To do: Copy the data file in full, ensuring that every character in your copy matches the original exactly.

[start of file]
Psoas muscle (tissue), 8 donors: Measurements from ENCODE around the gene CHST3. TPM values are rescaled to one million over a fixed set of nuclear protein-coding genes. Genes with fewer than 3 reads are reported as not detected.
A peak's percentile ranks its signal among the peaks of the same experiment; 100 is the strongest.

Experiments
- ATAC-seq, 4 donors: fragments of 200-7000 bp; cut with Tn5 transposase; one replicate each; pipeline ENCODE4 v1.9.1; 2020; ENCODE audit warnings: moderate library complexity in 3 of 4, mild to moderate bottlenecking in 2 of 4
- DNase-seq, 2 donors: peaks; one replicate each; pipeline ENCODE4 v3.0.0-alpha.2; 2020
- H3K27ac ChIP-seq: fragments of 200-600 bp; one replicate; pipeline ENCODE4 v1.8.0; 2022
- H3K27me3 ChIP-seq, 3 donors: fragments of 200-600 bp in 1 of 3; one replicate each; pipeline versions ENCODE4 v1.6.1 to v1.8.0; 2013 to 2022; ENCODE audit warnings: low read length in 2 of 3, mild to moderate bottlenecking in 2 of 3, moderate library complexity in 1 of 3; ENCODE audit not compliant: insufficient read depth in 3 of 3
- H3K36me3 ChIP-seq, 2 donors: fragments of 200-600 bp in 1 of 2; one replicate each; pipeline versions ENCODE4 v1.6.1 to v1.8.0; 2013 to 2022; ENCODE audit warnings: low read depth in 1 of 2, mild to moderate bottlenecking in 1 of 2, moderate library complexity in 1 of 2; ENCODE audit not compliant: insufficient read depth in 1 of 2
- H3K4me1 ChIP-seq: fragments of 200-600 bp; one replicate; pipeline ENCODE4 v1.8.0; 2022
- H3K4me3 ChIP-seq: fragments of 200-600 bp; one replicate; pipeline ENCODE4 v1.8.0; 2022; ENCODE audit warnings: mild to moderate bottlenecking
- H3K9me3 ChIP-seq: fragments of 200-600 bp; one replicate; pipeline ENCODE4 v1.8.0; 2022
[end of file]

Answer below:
Psoas muscle (tissue), 8 donors: Measurements from ENCODE around the gene CHST3. TPM values are rescaled to one million over a fixed set of nuclear protein-coding genes. Genes with fewer than 3 reads are reported as not detected.
A peak's percentile ranks its signal among the peaks of the same experiment; 100 is the strongest.

Experiments
- ATAC-seq, 4 donors: fragments of 200-7000 bp; cut with Tn5 transposase; one replicate each; pipeline ENCODE4 v1.9.1; 2020; ENCODE audit warnings: moderate library complexity in 3 of 4, mild to moderate bottlenecking in 2 of 4
- DNase-seq, 2 donors: peaks; one replicate each; pipeline ENCODE4 v3.0.0-alpha.2; 2020
- H3K27ac ChIP-seq: fragments of 200-600 bp; one replicate; pipeline ENCODE4 v1.8.0; 2022
- H3K27me3 ChIP-seq, 3 donors: fragments of 200-600 bp in 1 of 3; one replicate each; pipeline versions ENCODE4 v1.6.1 to v1.8.0; 2013 to 2022; ENCODE audit warnings: low read length in 2 of 3, mild to moderate bottlenecking in 2 of 3, moderate library complexity in 1 of 3; ENCODE audit not compliant: insufficient read depth in 3 of 3
- H3K36me3 ChIP-seq, 2 donors: fragments of 200-600 bp in 1 of 2; one replicate each; pipeline versions ENCODE4 v1.6.1 to v1.8.0; 2013 to 2022; ENCODE audit warnings: low read depth in 1 of 2, mild to moderate bottlenecking in 1 of 2, moderate library complexity in 1 of 2; ENCODE audit not compliant: insufficient read depth in 1 of 2
- H3K4me1 ChIP-seq: fragments of 200-600 bp; one replicate; pipeline ENCODE4 v1.8.0; 2022
- H3K4me3 ChIP-seq: fragments of 200-600 bp; one replicate; pipeline ENCODE4 v1.8.0; 2022; ENCODE audit warnings: mild to moderate bottlenecking
- H3K9me3 ChIP-seq: fragments of 200-600 bp; one replicate; pipeline ENCODE4 v1.8.0; 2022